“…we cannot create cities for everyone unless we’re first willing to listen to everyone. Not just about what they hope to see built in the future but also about what has been lost or unfulfilled…” – Liz Ogbu, “What if gentrification was about healing communities instead of displacing them?” TEDWomen 2017.
In our December 2022 newsletter, Yolanda mentioned that you would be hearing from some new voices in this space in 2023. I’m definitely the newest of them all – having been at DHIC for just 10 months. In April 2022, I joined DHIC as Vice President of Resource Development and Partnerships, a senior-level role that supports our communications, civic engagement, and outreach strategies and identifies, cultivates, and grows resources and community partnerships to advance our mission: supporting individuals, families, and seniors by providing homes and opportunities that promote the financial, physical, and mental well-being of people and communities.
My vocational journey to DHIC is one that includes law, documentary arts, and community organizing – all of which have taught me how deep listening can be deeply transformative, and the power of storytelling. The stories that we tell ourselves about ourselves and each other literally shape our worlds. When I moved back to North Carolina in 2014 after working for several years in Boston, I noticed how much the state appeared to have changed from the time that I left after college (Go Heels!). But a friend admonished me to remember that beyond the headlines about our state’s growth and “newfound popularity,” there were people, neighborhoods, and communities that have been here for generations. “Spend time getting to know them,” she said.
About a month into my new role at DHIC, I spent two hours walking around one of our communities – The Village at Washington Terrace – with a community elder and Raleigh native who gifted me with her historical perspective on the rapid change of the neighborhoods she’s known since birth: “You know, a lot of people think us old, Black folks don’t want change,” she said. “It’s not that we don’t want change… it’s that we don’t want to be erased.”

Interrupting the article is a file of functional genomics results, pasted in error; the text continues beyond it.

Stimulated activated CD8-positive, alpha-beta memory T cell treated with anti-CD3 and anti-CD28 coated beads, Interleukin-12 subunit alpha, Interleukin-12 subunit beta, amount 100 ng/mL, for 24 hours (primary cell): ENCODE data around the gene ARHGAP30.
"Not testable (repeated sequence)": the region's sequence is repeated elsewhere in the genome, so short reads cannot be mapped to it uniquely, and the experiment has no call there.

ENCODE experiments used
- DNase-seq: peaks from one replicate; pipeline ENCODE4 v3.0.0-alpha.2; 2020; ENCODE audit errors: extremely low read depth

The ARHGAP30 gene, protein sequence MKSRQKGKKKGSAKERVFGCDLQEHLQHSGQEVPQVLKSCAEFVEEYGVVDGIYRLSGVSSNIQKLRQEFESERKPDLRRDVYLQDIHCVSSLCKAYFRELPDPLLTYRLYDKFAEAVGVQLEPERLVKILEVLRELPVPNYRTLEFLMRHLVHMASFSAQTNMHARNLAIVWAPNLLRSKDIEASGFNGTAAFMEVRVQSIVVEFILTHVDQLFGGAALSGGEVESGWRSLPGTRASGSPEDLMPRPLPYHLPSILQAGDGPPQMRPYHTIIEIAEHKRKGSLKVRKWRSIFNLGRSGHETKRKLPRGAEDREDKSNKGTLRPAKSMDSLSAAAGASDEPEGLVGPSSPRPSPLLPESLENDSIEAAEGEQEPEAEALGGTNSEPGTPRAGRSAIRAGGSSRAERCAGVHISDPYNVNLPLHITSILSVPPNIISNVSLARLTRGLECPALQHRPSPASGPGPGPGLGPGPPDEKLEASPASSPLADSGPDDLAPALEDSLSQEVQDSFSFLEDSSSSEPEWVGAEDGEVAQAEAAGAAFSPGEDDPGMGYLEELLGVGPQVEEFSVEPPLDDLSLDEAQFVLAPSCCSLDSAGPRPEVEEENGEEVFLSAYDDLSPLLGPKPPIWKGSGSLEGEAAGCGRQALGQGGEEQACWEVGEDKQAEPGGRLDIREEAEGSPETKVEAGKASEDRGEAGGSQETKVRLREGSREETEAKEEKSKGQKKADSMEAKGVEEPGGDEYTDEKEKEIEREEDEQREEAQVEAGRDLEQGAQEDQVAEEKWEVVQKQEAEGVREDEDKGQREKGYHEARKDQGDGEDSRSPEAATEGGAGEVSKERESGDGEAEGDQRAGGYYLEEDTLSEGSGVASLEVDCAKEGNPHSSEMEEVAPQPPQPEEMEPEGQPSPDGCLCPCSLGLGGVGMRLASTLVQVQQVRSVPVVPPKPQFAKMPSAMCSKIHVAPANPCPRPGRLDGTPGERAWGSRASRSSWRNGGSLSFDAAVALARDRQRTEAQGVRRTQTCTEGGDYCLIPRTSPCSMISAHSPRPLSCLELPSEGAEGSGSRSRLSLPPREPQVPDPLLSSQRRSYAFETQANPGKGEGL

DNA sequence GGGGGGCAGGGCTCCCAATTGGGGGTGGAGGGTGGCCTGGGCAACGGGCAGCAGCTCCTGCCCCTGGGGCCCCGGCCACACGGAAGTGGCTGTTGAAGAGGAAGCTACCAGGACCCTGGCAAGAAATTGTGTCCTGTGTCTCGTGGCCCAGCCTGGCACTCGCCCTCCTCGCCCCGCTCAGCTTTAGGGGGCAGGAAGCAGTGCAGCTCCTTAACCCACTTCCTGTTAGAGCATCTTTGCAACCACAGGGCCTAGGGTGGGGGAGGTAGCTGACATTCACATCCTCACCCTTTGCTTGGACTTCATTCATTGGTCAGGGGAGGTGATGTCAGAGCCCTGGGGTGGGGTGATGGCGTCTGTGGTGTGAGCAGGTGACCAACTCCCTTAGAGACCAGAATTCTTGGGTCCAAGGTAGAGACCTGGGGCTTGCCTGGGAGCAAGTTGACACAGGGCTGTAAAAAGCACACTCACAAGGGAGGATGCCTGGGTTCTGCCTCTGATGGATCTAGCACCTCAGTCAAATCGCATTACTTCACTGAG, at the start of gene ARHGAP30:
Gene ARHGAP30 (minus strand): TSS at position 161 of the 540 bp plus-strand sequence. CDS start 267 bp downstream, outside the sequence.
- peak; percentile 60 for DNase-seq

It’s been almost a year since that conversation, and those words have stayed with me – not only because of their potency, but because of their resonance with conversations happening all over the counties and cities where we serve. As I sit (and sometimes stand) in rooms filled with neighbors holding the tensions of the promise and pressures of our changing communities, I’m imbued with the sense that folks are raising expectations not only about what DHIC does, but how we do it.
As I often say, “Things are thinging!” here at DHIC. With the launch of a new 3-year strategic plan and new initiatives focused on expanding housing preservation, strengthening resident services coordination, developing health partnerships that support housing investments as a means of supporting community health, broadening the reach of our Homeownership Center, and building the internal infrastructure to support our growth, it’s clear that our work has never been more important or relevant. To everyone who helped us get to this point, whether you were part of a survey, focus group, interview, phone call, email or research data pull: THANK YOU and we hope you’ll join us on the journey.